Idiopathic chronic urticaria and celiac disease.

Department of Internal Medicine, Catholic University the Sacred Heart, Rome, Italy.
Digestive Diseases and Sciences (Impact Factor: 2.55). 10/2005; 50(9):1702-4. DOI: 10.1007/s10620-005-2919-8
Source: PubMed

ABSTRACT Idiopathic chronic urticaria (ICU) is a chronic relapsing cutaneous disease. Some case reports or studies on small series of celiac disease (CD) patients have suggested a possible association between CD and ICU. The aim of this study was to assess the prevalence of CD in a population of adults ICU patients with respect to healthy controls. We consecutively enrolled 80 patients affected by ICU and 264 blood donors as the control population without a history of ICU. Serum anti-transglutaminase IgG and anti-endomysium IgA antibodies were evaluated in all subjects. In the case of positivity to serology, diagnosis was confirmed by duodenal biopsy. One of 80 (1.25%) ICU patients were positive to both anti-transglutaminase and anti-endomysium antibodies. Duodenal biopsy showed partial villous atrophy. One control of 264 (0.38%) had CD. No statistical difference was found in the prevalence of CD between the two groups. ICU patients do not seem to bear a greater risk for CD compared to the general population.

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    ABSTRACT: Cutaneous manifestations of intestinal diseases are increasingly reported both in the adult and in the children, and this association cannot longer be considered a simple random. Besides the well-known association between celiac disease (CD) and dermatitis herpetiformis (DH), considered as the cutaneous manifestation of gluten-dependent enteropathy, is more frequently reported also the association with other mucocutaneous diseases. Among these there are both autoimmune, allergic, and inflammatory diseases, but also a more heterogeneous group called miscellaneous. The knowledge about pathogenic, epidemiological, clinical, and diagnostic aspects of CD is increasing in recent years as well as those about DH, but some aspects still remain to be defined, in particular the possible pathogenetic mechanisms involved in the association between both CD and DH and CD and other immunological skin diseases. The aim of this paper is to describe the skin diseases frequently associated with CD, distinguishing them from those which have a relationship probably just coincidental.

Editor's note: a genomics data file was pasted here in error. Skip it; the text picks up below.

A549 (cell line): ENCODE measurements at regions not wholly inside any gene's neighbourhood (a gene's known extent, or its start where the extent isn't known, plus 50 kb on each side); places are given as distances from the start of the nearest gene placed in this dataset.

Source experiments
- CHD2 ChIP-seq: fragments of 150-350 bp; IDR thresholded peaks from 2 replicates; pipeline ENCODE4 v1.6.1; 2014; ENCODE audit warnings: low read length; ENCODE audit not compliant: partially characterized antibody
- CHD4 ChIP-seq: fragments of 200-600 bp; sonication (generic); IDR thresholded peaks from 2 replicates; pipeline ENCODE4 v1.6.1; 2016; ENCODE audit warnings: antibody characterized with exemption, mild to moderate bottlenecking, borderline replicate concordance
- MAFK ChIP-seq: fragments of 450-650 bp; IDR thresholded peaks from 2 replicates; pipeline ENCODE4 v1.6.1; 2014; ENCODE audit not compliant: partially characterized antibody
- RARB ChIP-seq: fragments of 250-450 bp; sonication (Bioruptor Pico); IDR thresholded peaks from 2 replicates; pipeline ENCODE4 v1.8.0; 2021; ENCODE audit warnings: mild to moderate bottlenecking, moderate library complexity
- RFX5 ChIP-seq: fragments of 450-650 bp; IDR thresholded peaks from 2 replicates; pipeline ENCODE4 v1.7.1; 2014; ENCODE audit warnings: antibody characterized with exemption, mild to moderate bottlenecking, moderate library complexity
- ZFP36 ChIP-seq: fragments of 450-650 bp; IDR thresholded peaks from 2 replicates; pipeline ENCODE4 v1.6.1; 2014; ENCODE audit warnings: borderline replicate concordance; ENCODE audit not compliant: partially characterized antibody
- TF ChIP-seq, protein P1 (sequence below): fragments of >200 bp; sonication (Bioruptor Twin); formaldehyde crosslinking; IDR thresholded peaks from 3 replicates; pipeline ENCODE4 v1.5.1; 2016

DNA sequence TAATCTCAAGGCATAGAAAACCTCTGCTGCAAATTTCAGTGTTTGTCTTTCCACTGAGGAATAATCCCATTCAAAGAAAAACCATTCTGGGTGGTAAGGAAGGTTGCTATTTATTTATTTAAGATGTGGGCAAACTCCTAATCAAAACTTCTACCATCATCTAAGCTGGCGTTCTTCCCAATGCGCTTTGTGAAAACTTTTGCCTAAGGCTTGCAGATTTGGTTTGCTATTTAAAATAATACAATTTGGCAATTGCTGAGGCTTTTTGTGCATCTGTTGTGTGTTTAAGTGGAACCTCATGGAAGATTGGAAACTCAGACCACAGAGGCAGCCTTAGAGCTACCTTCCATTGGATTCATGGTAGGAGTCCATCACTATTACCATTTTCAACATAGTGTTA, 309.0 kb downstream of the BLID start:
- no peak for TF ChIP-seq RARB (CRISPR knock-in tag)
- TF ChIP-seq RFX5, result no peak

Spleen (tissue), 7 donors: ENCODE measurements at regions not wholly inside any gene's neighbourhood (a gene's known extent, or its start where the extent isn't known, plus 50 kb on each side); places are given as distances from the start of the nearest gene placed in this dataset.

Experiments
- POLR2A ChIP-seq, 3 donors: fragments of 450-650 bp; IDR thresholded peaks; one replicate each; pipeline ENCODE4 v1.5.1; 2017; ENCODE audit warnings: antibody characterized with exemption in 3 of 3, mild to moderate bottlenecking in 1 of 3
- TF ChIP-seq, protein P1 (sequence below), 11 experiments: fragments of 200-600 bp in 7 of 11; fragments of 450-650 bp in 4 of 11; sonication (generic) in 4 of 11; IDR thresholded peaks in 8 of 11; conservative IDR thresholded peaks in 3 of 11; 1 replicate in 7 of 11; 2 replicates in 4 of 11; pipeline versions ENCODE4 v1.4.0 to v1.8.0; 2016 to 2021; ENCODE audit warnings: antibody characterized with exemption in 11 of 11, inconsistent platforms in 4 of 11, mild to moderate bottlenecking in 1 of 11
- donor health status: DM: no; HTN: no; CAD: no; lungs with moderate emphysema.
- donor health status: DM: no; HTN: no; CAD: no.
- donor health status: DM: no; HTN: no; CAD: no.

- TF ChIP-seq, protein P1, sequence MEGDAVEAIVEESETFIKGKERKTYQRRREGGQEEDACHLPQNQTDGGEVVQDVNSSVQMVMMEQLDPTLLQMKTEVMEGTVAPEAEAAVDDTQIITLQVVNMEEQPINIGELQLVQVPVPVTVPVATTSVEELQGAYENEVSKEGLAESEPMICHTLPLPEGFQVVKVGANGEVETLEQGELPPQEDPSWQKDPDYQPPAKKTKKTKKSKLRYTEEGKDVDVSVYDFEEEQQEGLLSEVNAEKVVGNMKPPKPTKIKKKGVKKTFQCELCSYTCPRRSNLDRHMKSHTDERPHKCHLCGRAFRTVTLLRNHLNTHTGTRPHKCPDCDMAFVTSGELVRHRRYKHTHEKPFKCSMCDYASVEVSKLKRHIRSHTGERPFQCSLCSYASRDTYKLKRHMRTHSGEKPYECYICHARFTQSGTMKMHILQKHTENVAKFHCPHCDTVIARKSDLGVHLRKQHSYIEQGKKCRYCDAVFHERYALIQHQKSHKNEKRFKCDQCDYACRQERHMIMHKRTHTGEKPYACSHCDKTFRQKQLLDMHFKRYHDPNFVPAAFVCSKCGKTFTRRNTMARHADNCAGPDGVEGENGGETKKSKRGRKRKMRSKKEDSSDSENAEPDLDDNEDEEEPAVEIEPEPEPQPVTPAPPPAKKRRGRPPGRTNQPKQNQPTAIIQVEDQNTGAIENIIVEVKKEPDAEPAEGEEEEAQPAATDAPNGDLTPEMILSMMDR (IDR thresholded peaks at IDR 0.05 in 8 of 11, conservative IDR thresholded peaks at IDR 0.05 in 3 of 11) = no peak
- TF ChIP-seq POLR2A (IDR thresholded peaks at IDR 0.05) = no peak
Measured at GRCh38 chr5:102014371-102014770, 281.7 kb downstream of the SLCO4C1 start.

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    ABSTRACT: Background: Case reports and smaller case-control studies suggest an association between celiac disease (CD) and urticaria but risk estimates have varied considerably across studies and as yet there are no studies on CD and the risk of future urticaria. Objective: To examine the association between CD and urticaria. Methods: We identified 28,900 patients with biopsy-verified CD (equal to Marsh stage 3) and compared them with 143,397 age- and sex-matched controls with regards to the risk of urticaria and chronic urticaria (duration ≥6 weeks). Hazard ratios (HRs) were estimated using a Cox regression model. Results: During follow-up, 453 patients with CD and no previous diagnosis of urticaria developed urticaria (expected n = 300) and 79 of these 453 had chronic urticaria (expected n = 41). The corresponding HRs were 1.51 for any urticaria (95%CI = 1.36-1.68) and 1.92 for chronic urticaria (95%CI = 1.48-2.48). The absolute risk for urticaria in CD was 140/100,000 person-years (excess risk = 47/100,000 person-years). Corresponding figures for chronic urticaria were 24/100,000 person-years and 12/100,000 person-years. Patients with CD were also at increased risk of having both urticaria (odds ratio, OR = 1.31; 95%CI = 1.12-1.52) and chronic urticaria (OR = 1.54; 95%CI = 1.08-2.18) prior to the CD diagnosis. Conclusion: This study suggests that CD is associated with urticaria, especially chronic urticaria.
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